The Forgotten Name in Sport Fish Restoration

The Sport Fish Restoration Act is such a successful program in the United States that few anglers know that it took 11 years, an expensive world war, and overcoming a Presidential veto to eventually become law.  Not only do we take for granted the immense struggle that was surmounted to enact this legislation, but we don’t even associate it with the person who fought so hard for it in the first place.

Dingell, Johnson, Wallop, and Breaux are the political names synonymous with the Sport Fish Restoration Act, but the name Frank Buck is nowhere to be found.
The story of Frank H. Buck II and the Sport Fish Restoration Act is like
the story of the first day I went fishing.  Neither of us had much success, and ultimately we were forced to learn about patience, close calls, and coming home empty handed.  That first day of fishing doesn’t show up in my photo album with pictures of big fish, but I credit that first day with creating a lifetime of fishing experiences.  Similarly, despite being the first person to fight for sport fish restoration, Buck’s name is not in the law books with the Sport Fish Restoration Act, but he should be remembered for creating the idea that has provided generations with fishing opportunities.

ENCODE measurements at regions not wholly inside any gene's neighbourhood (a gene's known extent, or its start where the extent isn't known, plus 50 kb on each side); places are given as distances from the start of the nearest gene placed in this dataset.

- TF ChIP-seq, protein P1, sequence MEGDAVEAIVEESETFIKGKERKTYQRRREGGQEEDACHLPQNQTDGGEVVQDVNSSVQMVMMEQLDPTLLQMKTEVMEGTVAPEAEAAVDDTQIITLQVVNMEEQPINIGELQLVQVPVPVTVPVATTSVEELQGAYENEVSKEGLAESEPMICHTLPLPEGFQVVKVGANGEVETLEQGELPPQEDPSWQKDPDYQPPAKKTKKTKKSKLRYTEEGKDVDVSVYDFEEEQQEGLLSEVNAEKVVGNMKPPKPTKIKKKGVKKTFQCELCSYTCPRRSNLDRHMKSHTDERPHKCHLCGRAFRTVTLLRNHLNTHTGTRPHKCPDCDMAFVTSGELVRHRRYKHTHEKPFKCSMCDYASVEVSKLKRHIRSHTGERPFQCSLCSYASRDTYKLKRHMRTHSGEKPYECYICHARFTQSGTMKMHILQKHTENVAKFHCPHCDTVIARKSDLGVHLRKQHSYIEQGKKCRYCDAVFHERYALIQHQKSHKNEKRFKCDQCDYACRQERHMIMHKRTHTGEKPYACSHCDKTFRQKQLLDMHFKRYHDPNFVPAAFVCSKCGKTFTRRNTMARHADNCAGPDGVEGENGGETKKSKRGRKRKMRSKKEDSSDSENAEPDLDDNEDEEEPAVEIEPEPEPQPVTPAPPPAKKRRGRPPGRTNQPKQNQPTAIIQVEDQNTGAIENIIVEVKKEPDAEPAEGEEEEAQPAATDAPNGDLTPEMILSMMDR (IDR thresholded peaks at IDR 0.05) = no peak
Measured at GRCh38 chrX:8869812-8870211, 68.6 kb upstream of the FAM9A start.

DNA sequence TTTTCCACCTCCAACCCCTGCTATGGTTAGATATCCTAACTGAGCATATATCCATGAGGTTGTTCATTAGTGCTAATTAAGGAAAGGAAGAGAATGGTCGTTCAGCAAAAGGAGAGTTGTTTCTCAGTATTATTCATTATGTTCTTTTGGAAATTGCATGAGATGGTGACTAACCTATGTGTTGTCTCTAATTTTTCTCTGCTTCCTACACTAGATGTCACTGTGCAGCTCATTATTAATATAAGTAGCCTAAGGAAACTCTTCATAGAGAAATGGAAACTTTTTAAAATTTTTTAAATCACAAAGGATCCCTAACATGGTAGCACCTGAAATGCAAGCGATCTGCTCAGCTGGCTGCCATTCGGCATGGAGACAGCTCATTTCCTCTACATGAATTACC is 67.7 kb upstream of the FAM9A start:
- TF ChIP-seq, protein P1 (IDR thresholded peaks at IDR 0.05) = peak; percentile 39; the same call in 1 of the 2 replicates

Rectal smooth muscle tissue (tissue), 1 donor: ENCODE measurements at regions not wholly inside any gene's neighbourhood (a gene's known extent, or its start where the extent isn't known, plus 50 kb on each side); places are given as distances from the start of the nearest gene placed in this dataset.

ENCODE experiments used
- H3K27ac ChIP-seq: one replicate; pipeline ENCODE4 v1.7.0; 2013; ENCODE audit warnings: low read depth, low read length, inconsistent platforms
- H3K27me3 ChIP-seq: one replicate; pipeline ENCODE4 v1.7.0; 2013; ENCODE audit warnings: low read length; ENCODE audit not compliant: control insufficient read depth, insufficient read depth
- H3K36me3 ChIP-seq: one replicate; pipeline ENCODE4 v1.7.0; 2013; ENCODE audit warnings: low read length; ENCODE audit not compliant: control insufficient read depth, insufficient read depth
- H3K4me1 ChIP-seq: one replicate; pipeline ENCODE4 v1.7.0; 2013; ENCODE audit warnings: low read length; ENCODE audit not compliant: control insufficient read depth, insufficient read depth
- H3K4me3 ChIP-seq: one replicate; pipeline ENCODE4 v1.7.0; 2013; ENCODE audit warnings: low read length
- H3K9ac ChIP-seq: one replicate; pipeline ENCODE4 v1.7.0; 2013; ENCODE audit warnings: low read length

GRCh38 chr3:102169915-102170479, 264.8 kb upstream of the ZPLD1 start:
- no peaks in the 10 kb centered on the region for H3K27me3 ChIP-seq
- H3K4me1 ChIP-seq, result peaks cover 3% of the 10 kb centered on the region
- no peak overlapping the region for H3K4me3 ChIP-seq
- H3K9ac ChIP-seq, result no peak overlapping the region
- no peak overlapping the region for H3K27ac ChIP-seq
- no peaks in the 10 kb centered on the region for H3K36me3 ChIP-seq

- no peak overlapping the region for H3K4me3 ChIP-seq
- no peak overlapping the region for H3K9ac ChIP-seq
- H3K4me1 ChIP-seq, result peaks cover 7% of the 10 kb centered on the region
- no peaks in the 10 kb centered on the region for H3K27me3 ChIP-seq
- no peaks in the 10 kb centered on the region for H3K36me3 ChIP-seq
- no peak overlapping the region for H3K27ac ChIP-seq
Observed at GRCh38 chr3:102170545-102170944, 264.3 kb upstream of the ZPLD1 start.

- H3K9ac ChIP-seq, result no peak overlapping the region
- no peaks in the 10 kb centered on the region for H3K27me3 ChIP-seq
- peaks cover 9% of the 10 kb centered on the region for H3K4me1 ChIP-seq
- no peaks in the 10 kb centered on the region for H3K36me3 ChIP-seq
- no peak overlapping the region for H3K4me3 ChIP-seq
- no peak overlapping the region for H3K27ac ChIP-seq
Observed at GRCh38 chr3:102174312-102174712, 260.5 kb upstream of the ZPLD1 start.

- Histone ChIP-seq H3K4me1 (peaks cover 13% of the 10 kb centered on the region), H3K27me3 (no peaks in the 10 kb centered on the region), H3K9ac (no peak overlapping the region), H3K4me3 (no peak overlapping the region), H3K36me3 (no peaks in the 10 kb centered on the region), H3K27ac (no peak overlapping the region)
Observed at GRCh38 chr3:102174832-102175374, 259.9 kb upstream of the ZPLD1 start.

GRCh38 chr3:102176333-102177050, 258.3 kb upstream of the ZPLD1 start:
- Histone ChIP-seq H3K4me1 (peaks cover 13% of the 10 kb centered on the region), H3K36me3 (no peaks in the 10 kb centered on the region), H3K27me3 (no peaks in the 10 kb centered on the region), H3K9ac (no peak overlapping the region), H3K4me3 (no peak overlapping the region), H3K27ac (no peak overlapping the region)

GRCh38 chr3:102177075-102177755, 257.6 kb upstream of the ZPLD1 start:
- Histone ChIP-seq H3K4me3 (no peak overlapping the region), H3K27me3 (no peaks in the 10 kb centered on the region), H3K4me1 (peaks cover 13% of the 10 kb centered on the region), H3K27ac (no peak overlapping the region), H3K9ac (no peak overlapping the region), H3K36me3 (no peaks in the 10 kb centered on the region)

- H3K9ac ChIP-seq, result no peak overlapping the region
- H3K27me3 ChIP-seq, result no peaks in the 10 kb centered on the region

The Pittman-Robertson Act of 1937 (also known as the Wildlife Restoration Act) was instrumental by setting aside 11% of all hunting equipment sales for establishing, restoring, and protecting wildlife habitats.  The Act had some controversy attached to it, as politicians did not like to see excise tax revenues designated to a specific cause or project (politicians do not like to give up their power to spend funds over time as they see fit).
Despite some political hiccups, the Wildlife Restoration Act passed and created immediate benefits.  Considering the success, Congressman Frank H. Buck II of Vacaville, California introduced a similar bill in 1939 that would direct 10% from fishing equipment, artificial lures, and all other articles and devices for recreational fishing sales to fund fishing programs and protection of aquatic habitats.

Frank H. Buck II (Credit)

This bill was a no-brainer considering the benefits of the Wildlife Restoration Act over the previous 2 years…right?  Congressman Buck was completely surprised when unexpectedly the bill did not receive support, and died at the committee level.  Again, excise taxes designated to a specific cause were blamed for the failure.


Buck had been through times of adversity before when during the Great Depression he had sold the Buck Fruit Company, the family business of 47 years.  He was not going to give up easily on sport fish, especially not with the salmon filled Sacramento and San Joaquin River Deltas back in his district in California. 

Buck, second from left, at Social Security
Act signing with FDR (Credit)